Ai Editorial: Too easy to go awry with personalisation

First published on 27th January, 2016

Ai Editorial: By being too transaction-centric, overlooking the limitations of big data or not respecting travellers’ privacy, airlines can go wrong with their personalisation-related efforts, writes Ai’s Ritesh Gupta   

 

Amidst all the talk around how personalisation, backed by smarter data capabilities, can elevate the overall brand experience, there are noticeable instances where the whole initiative can prove to be either useless or even annoying.

Yes, personalisation is a journey – moving from demographic segmentation to bringing behavioural and transactional data into the picture to algorithms-driven, automated one-to-one personalisation. But being meaningless during the path is what marketers are trying to avoid. As cautioned by a couple of airline executives in the recent past, when things go wrong, the image of a brand takes a beating.

·          “Awkward personalisation can be worse than not personalising at all,” this is what Maria Cardenal, head of product development at Vueling Airlines had to say when we interacted about selling ancillaries and personalisation.

·          In another interaction, Frank Bornemann, head of marketing, Loyalty Programs & Provider Management APAC at Lufthansa, highlighted that airlines have so much data available to address individual needs, but yet they usually blast offers to all customers in newsletters, apps, social media etc.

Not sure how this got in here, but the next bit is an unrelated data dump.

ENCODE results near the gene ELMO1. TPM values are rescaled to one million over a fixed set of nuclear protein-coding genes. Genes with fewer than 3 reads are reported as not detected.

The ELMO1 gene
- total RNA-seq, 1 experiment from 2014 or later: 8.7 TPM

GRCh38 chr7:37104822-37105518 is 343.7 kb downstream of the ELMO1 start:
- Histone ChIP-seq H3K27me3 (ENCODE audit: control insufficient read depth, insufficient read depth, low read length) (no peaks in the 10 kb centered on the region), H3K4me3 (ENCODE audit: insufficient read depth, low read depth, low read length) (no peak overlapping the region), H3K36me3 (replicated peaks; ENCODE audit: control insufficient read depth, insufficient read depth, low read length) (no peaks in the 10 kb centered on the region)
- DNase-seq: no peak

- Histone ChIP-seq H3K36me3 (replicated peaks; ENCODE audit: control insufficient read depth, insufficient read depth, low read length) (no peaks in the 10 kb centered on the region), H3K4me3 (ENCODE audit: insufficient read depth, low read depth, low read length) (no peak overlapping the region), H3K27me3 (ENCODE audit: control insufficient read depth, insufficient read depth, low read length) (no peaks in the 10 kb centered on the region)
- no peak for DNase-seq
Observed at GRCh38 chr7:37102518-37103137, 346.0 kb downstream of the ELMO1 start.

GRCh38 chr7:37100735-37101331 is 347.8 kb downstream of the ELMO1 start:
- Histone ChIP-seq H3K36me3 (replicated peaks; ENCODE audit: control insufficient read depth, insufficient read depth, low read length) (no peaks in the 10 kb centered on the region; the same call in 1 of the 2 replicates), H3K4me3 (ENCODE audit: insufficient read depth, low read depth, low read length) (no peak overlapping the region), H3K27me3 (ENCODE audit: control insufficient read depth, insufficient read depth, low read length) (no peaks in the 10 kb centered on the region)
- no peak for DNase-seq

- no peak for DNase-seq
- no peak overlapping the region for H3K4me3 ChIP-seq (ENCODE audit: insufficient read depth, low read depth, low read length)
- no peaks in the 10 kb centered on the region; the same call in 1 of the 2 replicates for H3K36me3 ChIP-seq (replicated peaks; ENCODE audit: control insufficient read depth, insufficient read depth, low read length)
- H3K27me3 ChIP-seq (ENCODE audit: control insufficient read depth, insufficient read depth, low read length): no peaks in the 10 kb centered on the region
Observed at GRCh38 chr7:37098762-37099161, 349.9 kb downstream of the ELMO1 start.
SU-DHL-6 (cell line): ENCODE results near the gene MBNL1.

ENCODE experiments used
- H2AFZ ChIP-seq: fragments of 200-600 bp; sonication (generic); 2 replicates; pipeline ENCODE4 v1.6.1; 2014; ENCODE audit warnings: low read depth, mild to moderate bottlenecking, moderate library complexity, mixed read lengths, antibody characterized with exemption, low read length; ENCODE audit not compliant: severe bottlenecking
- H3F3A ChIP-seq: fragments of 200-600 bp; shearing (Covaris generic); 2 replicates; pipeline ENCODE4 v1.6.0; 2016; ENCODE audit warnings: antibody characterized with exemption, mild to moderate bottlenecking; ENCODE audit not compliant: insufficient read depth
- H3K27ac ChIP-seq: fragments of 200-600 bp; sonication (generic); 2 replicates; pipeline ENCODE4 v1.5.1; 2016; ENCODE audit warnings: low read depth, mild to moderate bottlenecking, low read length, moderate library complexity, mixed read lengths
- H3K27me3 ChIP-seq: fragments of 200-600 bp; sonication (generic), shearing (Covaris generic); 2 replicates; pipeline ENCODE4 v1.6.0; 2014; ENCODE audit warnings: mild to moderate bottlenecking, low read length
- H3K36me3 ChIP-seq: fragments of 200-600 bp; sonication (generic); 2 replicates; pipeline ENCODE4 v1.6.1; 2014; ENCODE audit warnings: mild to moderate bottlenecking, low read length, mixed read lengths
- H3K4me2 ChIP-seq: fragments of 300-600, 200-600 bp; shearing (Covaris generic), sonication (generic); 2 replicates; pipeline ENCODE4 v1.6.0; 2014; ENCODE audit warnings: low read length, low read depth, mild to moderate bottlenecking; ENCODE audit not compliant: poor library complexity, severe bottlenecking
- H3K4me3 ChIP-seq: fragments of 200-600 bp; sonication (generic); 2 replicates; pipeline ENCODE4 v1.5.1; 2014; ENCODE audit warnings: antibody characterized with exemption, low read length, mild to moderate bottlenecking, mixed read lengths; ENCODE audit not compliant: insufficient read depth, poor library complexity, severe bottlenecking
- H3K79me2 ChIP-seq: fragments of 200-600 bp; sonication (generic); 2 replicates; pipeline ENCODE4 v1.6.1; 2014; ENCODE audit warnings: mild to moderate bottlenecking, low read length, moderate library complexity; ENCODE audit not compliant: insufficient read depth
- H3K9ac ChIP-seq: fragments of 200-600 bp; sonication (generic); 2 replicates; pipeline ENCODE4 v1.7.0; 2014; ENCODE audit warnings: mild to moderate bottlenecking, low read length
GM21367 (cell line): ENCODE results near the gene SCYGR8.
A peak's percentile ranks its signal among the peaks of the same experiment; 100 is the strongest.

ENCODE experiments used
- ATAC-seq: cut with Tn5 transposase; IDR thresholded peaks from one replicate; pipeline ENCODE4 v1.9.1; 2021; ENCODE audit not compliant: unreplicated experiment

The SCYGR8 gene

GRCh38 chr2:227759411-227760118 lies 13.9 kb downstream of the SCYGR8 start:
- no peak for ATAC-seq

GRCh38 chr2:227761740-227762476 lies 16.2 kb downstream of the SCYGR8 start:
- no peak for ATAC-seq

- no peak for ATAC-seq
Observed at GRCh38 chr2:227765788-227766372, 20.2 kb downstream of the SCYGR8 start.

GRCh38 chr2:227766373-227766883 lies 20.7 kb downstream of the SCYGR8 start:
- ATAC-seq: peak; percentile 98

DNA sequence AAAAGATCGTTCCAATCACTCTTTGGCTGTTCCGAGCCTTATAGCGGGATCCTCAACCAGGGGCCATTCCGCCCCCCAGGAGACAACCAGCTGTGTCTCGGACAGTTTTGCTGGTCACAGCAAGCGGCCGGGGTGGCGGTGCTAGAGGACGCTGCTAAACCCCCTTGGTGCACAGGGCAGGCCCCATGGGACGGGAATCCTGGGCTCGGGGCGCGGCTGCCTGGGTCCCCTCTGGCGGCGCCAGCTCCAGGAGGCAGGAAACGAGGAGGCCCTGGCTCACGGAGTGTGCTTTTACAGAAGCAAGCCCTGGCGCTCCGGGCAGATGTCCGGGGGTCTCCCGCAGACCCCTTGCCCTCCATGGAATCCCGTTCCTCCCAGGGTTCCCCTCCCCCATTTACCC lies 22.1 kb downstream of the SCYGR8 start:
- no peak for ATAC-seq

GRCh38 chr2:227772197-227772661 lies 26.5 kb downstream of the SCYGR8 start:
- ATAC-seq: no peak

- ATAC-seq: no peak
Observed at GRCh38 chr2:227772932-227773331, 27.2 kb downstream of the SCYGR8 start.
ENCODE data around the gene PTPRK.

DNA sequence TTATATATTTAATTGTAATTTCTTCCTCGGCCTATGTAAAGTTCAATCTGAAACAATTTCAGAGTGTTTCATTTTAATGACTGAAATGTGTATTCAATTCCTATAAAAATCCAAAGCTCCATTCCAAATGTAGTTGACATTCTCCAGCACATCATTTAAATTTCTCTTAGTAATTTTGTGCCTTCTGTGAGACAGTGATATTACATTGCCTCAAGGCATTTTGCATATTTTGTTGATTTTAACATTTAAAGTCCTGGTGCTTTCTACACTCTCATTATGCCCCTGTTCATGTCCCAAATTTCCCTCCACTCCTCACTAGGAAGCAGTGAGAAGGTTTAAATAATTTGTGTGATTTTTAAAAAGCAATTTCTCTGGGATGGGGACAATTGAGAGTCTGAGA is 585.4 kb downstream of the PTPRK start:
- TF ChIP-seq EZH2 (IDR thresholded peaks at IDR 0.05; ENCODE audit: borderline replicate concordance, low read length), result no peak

What personalisation shouldn’t be like then?

Ø  Irrelevant by being “transaction-centric”: An email addressing users with their “name” and sending 10 emails in a month with all of them enticing them about buying your next flight with a promo code or discount can detest a user from even opening an email. And if users have accrued points or miles, it is even more detrimental to the experience as users neither can unsubscribe (since they would lose out on something relevant to them) nor wouldn’t like to open as most of it seems like “spamming”.

As highlighted by Olson Digital, for most entities operating in the digital space, every interaction with a visitor is not a direct sales opportunity.

Be it for historical data, the recent activity (say keyword search or clicks on the website) etc., anticipate where the user is in the booking funnel. Let’s say a user typically takes two family vacations (in March and in June) and there are other times when the same traveller travels for business. What would the right time to inspire this traveller for family vacations? What sort of content would be shown depending upon historical data, the recent activity (keywords search, sections clicked on email, behavior on airline app/ website etc.), the stage in the booking funnel etc.

Treat every piece of communication as part of the journey, starting from the inspiration phase, and enabling the user to take a decision with relevant messaging, choices, deals etc. Olson Digital sums this up with an analogy: a suit “must fit one’s preferences (cut, color, fabric), the season or occasions during which it is likely to be worn, and ultimately one’s body”.